The Art Zealous team puttered over to Chelsea on Friday night for the opening of Red Bull Studios New York‘s BIO:DIP, a two-part exhibition composed of large-scale solo projects by Hayden Dunham and Nicolas Lobo.
Both artists have impressive resumes, Dunham has participated in exhibitions and performances at Andrea Rosen Gallery, MoMA PS1, SIGNAL Gallery, Brooklyn, Farewell in Austin, New Museum in New York, Colette in Paris, France while Lobo’s work has been exhibited at institutional venues including Pérez Art Museum Miami, American University Museum in Washington, D.C., de la Cruz Collection in Miami, Museum of Contemporary Art, Santa Barbara, The Fabric Workshop, Philadelphia, Art International Radio at Clocktower Gallery, New York, and ARTIS, ’s-Hertogenbosch, Netherlands.
For BIO:DIP, Miami-based Nicolas Lobo presents three full-size fiberglass swimming pools that he used to cast large sculptures out of fragrant soap. The pools are inverted and used as pedestals for the sculptures. Displayed atop the swimming pool molds, these uncanny soap forms are a sly nod to both the history of sculpture and to contemporary mass production. Additionally, Lobo has obscured the space’s windows with a thick layer of lipstick.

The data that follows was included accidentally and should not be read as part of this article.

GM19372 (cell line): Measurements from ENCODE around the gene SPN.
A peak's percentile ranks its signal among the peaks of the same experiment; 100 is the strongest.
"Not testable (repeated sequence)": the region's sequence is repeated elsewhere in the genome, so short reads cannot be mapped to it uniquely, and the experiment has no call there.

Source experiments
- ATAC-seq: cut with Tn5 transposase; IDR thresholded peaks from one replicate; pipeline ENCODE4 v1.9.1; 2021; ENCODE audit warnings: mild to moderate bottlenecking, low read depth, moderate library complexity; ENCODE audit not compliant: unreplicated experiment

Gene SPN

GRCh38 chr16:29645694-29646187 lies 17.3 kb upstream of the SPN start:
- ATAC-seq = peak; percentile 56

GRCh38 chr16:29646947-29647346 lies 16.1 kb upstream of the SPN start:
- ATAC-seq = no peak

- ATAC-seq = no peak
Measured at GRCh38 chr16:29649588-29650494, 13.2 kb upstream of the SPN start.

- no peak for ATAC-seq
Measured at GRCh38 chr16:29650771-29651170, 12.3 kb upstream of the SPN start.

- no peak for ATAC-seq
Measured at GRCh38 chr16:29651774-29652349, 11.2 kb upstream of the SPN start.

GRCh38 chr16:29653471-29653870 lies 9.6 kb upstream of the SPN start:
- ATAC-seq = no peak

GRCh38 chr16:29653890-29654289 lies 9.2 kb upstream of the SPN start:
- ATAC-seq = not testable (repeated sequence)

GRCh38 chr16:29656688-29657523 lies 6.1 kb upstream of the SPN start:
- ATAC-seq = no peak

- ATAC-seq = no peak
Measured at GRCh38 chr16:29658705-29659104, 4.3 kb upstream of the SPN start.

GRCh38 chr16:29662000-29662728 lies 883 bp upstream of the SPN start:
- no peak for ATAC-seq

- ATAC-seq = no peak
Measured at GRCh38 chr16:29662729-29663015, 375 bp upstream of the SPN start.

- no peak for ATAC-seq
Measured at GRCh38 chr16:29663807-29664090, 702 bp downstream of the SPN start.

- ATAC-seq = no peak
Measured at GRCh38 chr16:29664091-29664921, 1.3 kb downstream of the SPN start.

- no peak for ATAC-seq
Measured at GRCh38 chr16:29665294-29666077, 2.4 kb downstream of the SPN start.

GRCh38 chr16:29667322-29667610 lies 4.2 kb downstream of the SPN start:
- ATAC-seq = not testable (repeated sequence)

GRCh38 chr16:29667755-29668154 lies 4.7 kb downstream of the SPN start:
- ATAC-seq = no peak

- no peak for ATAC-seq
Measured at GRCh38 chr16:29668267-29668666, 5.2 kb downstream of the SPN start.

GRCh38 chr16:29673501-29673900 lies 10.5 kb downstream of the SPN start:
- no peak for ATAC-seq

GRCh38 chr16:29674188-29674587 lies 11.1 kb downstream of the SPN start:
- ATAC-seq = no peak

Where Lobo’s installation responds to the scale of the building, Dunham focuses on the systems of care hidden within its industrial architecture. By tapping into the existing heating, ventilating, and air conditioning systems, Dunham will create sculptures that interact with visitors through sensory transitions. What will begin as a solid frozen sculptural form is cycled through multiple states of ice, melted water, condensation and vapor before interacting and passing through the viewer’s body in the form of breathed air. Through a nimble manipulation of architectural systems, Dunham explores the economies of our bodies and the implications of our relationship with materials.
Curated by Neville Wakefield, BIO:DIP is currently open to the public through April 17th.
Red Bull Studios, 220 W 18th St, New York, NY 10011.
February 20 – April 17, 2016
Wednesday – Sunday
12pm – 7pm
Photos // Hanna Hazel